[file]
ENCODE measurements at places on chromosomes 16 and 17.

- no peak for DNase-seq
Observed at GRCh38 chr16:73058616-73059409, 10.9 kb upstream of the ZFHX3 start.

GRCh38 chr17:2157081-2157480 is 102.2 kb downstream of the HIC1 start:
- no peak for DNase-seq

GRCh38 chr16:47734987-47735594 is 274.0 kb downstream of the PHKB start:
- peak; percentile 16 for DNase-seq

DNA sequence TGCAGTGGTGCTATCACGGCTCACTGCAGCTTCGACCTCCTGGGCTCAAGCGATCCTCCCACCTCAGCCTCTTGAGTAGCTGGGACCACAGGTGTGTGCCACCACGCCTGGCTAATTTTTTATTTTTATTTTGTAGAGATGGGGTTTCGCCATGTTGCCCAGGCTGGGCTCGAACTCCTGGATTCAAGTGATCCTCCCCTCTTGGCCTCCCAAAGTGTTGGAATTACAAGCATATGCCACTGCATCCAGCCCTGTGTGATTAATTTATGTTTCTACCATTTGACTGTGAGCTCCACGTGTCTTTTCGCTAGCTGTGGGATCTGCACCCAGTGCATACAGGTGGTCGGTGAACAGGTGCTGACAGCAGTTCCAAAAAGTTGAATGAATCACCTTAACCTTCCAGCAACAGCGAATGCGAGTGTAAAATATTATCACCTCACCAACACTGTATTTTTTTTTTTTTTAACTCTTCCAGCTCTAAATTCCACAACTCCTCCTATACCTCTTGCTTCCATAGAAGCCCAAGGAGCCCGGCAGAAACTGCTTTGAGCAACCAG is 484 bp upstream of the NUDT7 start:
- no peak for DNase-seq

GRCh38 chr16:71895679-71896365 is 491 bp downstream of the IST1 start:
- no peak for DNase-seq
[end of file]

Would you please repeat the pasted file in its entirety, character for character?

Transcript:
ENCODE measurements at places on chromosomes 16 and 17.

- no peak for DNase-seq
Observed at GRCh38 chr16:73058616-73059409, 10.9 kb upstream of the ZFHX3 start.

GRCh38 chr17:2157081-2157480 is 102.2 kb downstream of the HIC1 start:
- no peak for DNase-seq

GRCh38 chr16:47734987-47735594 is 274.0 kb downstream of the PHKB start:
- peak; percentile 16 for DNase-seq

DNA sequence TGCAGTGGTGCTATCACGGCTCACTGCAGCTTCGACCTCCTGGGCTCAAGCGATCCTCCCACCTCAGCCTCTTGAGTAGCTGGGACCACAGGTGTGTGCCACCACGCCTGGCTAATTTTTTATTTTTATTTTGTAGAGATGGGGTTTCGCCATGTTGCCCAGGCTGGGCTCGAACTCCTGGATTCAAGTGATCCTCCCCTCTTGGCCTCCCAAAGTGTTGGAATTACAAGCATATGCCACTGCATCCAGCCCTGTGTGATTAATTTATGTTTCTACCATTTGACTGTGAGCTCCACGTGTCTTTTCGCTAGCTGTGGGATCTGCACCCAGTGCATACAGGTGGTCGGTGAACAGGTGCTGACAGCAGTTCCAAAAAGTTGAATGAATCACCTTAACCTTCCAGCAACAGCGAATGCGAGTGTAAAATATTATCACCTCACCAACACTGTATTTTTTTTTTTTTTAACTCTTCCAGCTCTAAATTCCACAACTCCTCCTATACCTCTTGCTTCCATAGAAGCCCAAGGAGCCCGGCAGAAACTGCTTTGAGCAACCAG is 484 bp upstream of the NUDT7 start:
- no peak for DNase-seq

GRCh38 chr16:71895679-71896365 is 491 bp downstream of the IST1 start:
- no peak for DNase-seq